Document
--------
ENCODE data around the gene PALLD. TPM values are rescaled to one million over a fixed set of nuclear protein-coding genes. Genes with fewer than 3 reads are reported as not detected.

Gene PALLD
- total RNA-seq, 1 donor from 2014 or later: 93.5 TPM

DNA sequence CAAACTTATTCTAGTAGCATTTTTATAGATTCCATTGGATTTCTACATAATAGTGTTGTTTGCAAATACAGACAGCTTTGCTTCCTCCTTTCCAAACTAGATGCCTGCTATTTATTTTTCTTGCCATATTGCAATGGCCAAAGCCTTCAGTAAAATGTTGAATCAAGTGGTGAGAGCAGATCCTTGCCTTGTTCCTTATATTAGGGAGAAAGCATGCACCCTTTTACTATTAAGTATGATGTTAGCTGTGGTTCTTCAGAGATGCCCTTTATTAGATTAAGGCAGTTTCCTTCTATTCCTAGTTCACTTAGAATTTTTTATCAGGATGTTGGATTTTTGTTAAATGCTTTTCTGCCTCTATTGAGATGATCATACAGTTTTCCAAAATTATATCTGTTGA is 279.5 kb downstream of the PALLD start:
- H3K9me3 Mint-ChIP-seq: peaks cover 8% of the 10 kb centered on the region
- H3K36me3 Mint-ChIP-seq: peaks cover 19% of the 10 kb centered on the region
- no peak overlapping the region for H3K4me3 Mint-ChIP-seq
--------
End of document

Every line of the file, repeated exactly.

ENCODE data around the gene PALLD. TPM values are rescaled to one million over a fixed set of nuclear protein-coding genes. Genes with fewer than 3 reads are reported as not detected.

Gene PALLD
- total RNA-seq, 1 donor from 2014 or later: 93.5 TPM

DNA sequence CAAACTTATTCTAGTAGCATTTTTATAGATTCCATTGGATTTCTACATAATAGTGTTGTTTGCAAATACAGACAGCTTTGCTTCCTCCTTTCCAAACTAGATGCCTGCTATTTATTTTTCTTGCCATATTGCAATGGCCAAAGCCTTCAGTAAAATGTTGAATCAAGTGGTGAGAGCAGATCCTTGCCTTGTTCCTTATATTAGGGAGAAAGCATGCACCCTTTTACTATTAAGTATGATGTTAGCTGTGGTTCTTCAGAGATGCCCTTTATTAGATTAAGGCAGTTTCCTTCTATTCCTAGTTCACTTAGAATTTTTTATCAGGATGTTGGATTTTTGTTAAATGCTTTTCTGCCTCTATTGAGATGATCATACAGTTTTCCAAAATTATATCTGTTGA is 279.5 kb downstream of the PALLD start:
- H3K9me3 Mint-ChIP-seq: peaks cover 8% of the 10 kb centered on the region
- H3K36me3 Mint-ChIP-seq: peaks cover 19% of the 10 kb centered on the region
- no peak overlapping the region for H3K4me3 Mint-ChIP-seq